Cable never gained a foothold in Italy, writes our sister publication Faultline, and is a unique market in Europe.
Circumstances created by historic TV spectrum rights mean that cable is losing out to terrestrial and satellite.
Consequently, the telcos have become the dominant force in broadband, and are now in the process of upgrading their networks to higher bandwidth lines, as the Italian government pushes on with national technological infrastructure projects.
Milan: promise of 300 Mbps broadband speeds
Telecom Italia (TI) has announced the availability of 300 Mbps FTTH broadband in Milan called Smart Fibra.
It is priced at €39 ($43) per month. Outside the initial launch districts, a 100 Mbps service will be available to residents that live there via TI’s FTTC (cabinet) infrastructure.
The move comes after G.fast trials with Sckipio-powered Adtran, and ahead of a renewed push into Italy from Vodafone.
TI said it has installed 1.2 million kilometers of fiber in the first three quarters of 2015, which is in addition to a project with the Italian government that aims to add FTTH broadband to a hundred cities by 2018. That national expansion gives TI access to potential fiber customers at a national scale – and TI is currently aiming to upgrade 75% of its national infrastructure to FTTC by 2017.
Vodafone Partners Up to Keep Up in Italy
Vodafone is TI’s nearest rival, and has recently signed an agreement in partnership with Vimpelcom’s Italian mobile phone division Wind with Metroweb, in order to build a fiber network in Italy to challenge TI. In addition, Italian electrical utility Enel gave the go-ahead to a plan to set up a subsidiary to build a wholesale fiber optic network – but now the rumors seem to indicate that Vodafone has gotten in on the action, likely looking to turn this into a national Vodafone network, or at least wedge its foot firmly in the door.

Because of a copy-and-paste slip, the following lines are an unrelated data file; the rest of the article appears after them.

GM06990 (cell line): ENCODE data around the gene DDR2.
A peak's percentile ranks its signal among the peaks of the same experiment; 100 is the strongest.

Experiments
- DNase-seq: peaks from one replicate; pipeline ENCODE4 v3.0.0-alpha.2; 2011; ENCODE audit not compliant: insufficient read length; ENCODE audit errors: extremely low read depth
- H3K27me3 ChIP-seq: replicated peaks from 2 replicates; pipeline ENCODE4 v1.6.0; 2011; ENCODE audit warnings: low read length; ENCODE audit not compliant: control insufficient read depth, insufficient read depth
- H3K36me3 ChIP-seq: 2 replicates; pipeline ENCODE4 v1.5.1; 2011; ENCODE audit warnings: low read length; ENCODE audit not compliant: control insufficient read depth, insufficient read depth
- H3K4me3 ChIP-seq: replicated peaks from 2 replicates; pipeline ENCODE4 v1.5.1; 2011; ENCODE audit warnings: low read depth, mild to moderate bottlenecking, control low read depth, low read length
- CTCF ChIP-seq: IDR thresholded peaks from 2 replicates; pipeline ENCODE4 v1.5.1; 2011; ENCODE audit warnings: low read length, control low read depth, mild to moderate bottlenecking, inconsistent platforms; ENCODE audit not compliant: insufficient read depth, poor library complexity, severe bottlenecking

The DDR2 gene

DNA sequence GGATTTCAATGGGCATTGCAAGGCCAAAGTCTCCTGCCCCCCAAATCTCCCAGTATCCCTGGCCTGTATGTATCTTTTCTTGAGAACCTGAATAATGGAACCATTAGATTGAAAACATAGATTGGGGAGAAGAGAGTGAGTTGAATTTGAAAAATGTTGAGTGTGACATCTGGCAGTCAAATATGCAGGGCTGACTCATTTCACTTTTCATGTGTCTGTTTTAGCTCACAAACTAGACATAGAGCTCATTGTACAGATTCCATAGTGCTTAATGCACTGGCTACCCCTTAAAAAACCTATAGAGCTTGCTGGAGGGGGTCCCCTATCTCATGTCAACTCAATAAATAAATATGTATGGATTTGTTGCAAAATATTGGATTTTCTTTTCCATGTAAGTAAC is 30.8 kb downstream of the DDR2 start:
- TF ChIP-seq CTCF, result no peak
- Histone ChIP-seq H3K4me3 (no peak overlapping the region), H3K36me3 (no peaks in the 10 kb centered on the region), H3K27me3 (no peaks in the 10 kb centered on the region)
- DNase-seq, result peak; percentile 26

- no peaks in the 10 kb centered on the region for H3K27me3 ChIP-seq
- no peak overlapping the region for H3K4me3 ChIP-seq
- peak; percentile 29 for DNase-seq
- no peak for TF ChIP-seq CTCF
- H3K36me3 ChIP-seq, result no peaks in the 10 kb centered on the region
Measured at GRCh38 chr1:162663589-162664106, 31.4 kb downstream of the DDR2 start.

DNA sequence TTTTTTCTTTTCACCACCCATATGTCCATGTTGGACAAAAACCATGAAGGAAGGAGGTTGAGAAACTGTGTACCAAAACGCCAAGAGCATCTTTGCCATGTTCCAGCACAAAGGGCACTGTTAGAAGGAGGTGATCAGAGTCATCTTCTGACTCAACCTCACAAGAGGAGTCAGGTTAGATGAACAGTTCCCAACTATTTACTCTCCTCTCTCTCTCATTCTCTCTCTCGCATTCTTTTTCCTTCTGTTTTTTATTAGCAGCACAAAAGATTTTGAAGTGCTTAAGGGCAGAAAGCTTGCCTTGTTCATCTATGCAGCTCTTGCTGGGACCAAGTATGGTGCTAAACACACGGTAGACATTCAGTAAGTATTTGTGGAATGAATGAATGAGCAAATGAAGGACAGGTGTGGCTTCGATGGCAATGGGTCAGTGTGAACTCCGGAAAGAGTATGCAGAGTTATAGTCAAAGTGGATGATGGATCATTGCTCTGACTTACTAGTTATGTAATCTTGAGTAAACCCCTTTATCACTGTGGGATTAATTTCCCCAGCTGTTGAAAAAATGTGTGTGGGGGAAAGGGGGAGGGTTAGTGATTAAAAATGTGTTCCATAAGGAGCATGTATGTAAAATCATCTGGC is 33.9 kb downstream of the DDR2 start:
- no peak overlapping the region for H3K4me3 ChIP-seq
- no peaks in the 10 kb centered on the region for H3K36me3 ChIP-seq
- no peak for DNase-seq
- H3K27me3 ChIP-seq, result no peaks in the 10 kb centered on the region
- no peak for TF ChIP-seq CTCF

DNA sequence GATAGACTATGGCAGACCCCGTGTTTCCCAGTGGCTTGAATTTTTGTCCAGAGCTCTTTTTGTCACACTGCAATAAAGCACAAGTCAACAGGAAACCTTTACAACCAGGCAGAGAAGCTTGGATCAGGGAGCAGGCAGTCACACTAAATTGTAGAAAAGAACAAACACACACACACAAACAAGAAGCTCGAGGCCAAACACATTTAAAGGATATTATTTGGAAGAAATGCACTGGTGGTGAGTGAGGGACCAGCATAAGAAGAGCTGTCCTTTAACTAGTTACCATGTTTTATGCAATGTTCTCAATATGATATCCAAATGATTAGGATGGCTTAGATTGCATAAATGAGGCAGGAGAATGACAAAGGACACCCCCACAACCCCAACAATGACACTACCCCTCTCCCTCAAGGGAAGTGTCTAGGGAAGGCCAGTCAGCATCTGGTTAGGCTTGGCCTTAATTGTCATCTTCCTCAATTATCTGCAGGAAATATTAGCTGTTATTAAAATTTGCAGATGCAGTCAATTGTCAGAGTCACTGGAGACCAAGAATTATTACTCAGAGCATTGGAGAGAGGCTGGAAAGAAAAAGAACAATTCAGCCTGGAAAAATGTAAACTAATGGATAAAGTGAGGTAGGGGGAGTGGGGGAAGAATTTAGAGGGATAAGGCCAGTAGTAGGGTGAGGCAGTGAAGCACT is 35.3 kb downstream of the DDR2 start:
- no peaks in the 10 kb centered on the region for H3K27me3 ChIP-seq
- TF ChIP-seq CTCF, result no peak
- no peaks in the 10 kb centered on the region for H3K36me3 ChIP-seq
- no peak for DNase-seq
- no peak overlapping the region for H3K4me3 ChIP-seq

G.fast to TI’s Rescue
To stave off Vodafone’s encroaching presence, and local fiber-rival FastWeb, TI will have to turn to G.fast – effectively an evolution of VDSL that promises fiber-like speeds over short distances of good-quality copper lines. Trials with Adtran back in 2014 were made public, but the company has remained quiet about it G.fast experiments since. The new Smart Fibra announcement contains no reference to the new communications technology.
The greatest benefit of G.fast is that the operator doesn’t have to change anything in the home, aside from the CPE, and can continue using the copper lines that leave the cabinets – provided that they are of sufficient quality, and are within the optimal distance for G.fast to work properly.
With the existing line and a new gateway, the customer experiences an immediate boost to their line speed and bandwidth, while the operator only has to worry about upgrading the line to the cabinet and the hardware inside it.
This would hopefully avoid the home visits and call-center costs that are typically associated with these upgrades. By building out fiber to the cabinet itself, and relying on G.fast to provide the triple-digit downlink to the home, a telco is able to avoid the capex of bringing individual fiber connections to every single home.
In addition, the complementary nature of the current crop of G.fast chipsets means that a simultaneous VDSL and G.fast deployment can be …
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